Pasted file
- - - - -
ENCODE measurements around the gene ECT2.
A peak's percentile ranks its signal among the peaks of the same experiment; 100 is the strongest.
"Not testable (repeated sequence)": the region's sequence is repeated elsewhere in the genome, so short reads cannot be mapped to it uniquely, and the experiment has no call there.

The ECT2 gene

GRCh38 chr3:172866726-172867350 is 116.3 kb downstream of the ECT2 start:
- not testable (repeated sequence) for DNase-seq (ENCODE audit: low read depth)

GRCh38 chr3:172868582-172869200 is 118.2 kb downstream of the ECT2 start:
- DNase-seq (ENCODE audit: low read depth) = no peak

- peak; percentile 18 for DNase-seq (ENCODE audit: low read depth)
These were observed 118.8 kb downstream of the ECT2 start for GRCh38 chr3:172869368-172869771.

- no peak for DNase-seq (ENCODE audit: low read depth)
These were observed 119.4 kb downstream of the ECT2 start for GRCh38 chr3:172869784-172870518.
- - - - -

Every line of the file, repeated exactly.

ENCODE measurements around the gene ECT2.
A peak's percentile ranks its signal among the peaks of the same experiment; 100 is the strongest.
"Not testable (repeated sequence)": the region's sequence is repeated elsewhere in the genome, so short reads cannot be mapped to it uniquely, and the experiment has no call there.

The ECT2 gene

GRCh38 chr3:172866726-172867350 is 116.3 kb downstream of the ECT2 start:
- not testable (repeated sequence) for DNase-seq (ENCODE audit: low read depth)

GRCh38 chr3:172868582-172869200 is 118.2 kb downstream of the ECT2 start:
- DNase-seq (ENCODE audit: low read depth) = no peak

- peak; percentile 18 for DNase-seq (ENCODE audit: low read depth)
These were observed 118.8 kb downstream of the ECT2 start for GRCh38 chr3:172869368-172869771.

- no peak for DNase-seq (ENCODE audit: low read depth)
These were observed 119.4 kb downstream of the ECT2 start for GRCh38 chr3:172869784-172870518.